Authored by Revere Health

Do I Really Need Surgery to Remove My Skin Cancer?

June 6, 2018 | DermatologyValue-Based Care

Skin Cancer and Sun Exposure

Most people know that melanoma is a dangerous skin cancer, but they usually don’t view basal cell carcinoma (BCC), the most common type of skin cancer, in the same light. BCC is rarely life-threatening and, coupled with the cost of treatment or the potential for scarring, patients sometimes think it’s not important to remove.

But the truth is BCC is just like any other cancer in the sense that early treatment is key to preventing complications. So do you really need surgery to remove BCC? Absolutely.


Basal cell carcinoma: the facts

BCC usually develops on skin that sees the sun most frequently, such as the head, neck and hands, but it can occur in any part of the body.

Signs of BCC include:

  • A growth that is flat, firm and pale or small
  • Pink or red growths
  • Growths with a translucent, shiny or waxy appearance
  • A growth that bleeds easily with possible oozing or crusting
  • A growth with a depression in the center
  • Blue, brown or black patches

If you see spots or growths with these features, it’s important to contact your doctor.

What happens to untreated nonmelanoma skin cancer?

Basal cell carcinomas rarely metastasize (spread), but they can still cause significant deformity, especially when located on the face. BCCs continue to grow slowly, and even though they may look small on the surface, it’s possible that the tumor is penetrating deeper into the skin.

When left untreated long enough, BCCs can:

  • Alter bodily structures: BCCs on the face, for example, may snarl the lip or erode part of the nose
  • Lead to blindness: BCCs on the face that invade the orbit (the bony cavity in the skull in which the eyeball sits)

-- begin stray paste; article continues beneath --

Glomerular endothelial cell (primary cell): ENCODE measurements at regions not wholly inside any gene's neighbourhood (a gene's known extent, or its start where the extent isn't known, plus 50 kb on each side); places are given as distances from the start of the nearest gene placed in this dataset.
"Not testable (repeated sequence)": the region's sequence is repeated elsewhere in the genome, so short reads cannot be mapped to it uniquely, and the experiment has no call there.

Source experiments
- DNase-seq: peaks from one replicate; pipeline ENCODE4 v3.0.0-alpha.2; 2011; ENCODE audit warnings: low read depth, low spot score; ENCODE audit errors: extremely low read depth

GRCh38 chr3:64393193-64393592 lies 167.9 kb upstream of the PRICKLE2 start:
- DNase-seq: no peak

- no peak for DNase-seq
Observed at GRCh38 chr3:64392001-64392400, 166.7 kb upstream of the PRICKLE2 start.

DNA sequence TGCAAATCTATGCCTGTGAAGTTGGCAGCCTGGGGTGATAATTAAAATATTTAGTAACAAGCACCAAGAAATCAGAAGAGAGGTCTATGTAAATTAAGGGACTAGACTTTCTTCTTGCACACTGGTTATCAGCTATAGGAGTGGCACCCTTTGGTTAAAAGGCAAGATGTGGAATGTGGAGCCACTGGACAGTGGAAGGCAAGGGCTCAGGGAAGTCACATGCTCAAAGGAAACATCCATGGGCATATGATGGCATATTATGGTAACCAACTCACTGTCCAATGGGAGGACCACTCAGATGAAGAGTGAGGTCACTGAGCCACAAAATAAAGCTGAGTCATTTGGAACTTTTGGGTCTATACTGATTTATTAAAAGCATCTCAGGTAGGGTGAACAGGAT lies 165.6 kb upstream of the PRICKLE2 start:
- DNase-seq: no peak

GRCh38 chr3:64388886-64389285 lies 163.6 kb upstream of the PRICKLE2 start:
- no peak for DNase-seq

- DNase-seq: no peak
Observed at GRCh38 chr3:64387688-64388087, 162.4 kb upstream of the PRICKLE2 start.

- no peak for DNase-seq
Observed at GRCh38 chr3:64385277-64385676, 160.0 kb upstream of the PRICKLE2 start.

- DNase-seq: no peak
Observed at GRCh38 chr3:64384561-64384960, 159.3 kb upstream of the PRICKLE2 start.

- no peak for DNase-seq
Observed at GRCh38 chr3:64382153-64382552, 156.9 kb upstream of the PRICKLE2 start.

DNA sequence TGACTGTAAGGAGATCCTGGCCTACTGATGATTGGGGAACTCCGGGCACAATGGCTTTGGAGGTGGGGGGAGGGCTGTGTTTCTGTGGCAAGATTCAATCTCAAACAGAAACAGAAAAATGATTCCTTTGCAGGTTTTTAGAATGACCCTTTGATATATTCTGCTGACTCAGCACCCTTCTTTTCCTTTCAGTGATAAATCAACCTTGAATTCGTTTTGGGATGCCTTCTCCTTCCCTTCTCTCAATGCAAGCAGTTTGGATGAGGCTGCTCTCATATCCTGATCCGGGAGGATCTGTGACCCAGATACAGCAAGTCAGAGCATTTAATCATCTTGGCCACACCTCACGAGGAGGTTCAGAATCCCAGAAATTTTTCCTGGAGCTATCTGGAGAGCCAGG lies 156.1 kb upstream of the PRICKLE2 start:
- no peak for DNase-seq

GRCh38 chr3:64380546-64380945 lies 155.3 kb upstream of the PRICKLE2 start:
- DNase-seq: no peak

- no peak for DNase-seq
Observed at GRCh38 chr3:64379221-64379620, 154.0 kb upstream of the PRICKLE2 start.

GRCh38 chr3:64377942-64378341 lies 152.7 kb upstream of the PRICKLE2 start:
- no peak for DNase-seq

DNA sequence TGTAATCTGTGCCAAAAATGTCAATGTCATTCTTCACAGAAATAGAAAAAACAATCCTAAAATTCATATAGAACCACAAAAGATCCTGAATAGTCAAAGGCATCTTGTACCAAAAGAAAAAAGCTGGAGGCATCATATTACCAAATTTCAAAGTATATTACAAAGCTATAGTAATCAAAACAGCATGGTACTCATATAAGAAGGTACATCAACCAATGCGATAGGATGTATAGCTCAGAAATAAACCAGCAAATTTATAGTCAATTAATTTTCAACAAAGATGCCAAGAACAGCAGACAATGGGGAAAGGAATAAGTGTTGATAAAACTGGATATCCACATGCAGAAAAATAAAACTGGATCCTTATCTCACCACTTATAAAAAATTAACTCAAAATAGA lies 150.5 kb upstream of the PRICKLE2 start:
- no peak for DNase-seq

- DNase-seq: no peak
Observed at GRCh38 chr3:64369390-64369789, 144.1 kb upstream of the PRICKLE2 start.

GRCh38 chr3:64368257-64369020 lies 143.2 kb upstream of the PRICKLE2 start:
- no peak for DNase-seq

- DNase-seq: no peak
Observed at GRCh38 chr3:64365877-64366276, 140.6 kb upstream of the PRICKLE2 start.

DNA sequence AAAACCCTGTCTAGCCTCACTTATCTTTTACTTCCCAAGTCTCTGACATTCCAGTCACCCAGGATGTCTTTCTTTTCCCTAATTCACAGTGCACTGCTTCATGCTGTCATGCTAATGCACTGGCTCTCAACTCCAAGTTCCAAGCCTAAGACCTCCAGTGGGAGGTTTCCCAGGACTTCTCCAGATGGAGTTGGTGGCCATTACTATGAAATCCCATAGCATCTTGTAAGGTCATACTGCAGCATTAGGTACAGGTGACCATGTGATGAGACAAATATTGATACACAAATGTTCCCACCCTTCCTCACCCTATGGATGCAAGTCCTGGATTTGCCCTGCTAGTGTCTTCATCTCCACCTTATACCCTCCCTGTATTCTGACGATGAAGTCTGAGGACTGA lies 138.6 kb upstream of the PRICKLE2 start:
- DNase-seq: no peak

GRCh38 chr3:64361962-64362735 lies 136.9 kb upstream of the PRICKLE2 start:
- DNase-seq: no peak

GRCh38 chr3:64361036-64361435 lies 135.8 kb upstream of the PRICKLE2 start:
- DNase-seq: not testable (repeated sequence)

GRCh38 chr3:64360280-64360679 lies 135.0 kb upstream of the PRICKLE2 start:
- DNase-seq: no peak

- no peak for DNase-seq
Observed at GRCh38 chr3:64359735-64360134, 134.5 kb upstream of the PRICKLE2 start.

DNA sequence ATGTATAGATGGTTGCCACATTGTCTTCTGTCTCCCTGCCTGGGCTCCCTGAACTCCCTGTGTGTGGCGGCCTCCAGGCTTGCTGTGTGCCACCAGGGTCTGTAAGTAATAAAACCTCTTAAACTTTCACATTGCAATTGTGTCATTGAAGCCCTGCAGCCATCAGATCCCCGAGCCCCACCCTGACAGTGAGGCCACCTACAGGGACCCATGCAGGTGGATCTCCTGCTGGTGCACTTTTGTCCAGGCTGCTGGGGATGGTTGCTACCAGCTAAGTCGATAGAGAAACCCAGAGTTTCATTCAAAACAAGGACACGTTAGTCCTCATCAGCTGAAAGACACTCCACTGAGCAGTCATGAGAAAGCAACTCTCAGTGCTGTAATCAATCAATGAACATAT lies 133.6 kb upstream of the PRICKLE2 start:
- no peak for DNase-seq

• Spread to the muscle, nerves or bone: This happens in rare and aggressive cases, often after the cancer has been present for several years.
  • Lead to infection: If a sore or ulcer develops, there is a possibility of infection.
  • Cause disfiguring scars: If the BCC is left untreated for a long time, it can make it more difficult to remove without a poor cosmetic outcome. Early detection and treatment reduces scarring caused by removal.

It’s important to remember that even with successful treatment, BCC can recur and your risk of developing another BCC increases. In fact, about 60 percent of people who have had one skin cancer will develop another within 10 years. A BCC diagnosis is also a risk factor for melanoma, the deadliest form of skin cancer. Practice these prevention techniques now to protect yourself from melanoma and nonmelanoma skin cancers.

  • Wear sunscreen daily: Choose a product that has an SPF of 15 or higher.
  • Avoid UV rays: This includes avoiding tanning beds and direct sunlight during the brightest parts of the day.
  • Wear protective clothing: Lightweight clothing and hats can help protect your skin from sun exposure.

BCC, although not as deadly as melanoma, is still a serious condition that should not be left untreated. If you have concerns about the removal process or what you can expect, consult your doctor. He or she will be able to help you find the best treatment for your situation.


Our experienced physicians share a collaborative approach that puts our patients’ needs first. Our focus includes surgical dermatology, skin cancer, pediatric dermatology and general dermatological issues and conditions. We provide cutting-edge diagnostics and treatments to help you maintain good health and great skin.



“ASK THE EXPERT: Can I Leave My Cancer Alone?” Skin Cancer Foundation.

“Basal Cell Carcinoma.” American Academy of Dermatology.

“Skin Cancer Symptoms.” Cancer Center Treatments of America.

“Basal Cell Carcinoma.” Medscape.

“Basal Cell Carcinoma.” Healthline.

The Live Better Team


The Live Better Team

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This information is not intended to replace the advice of a medical professional. You should always consult your doctor before making decisions about your health.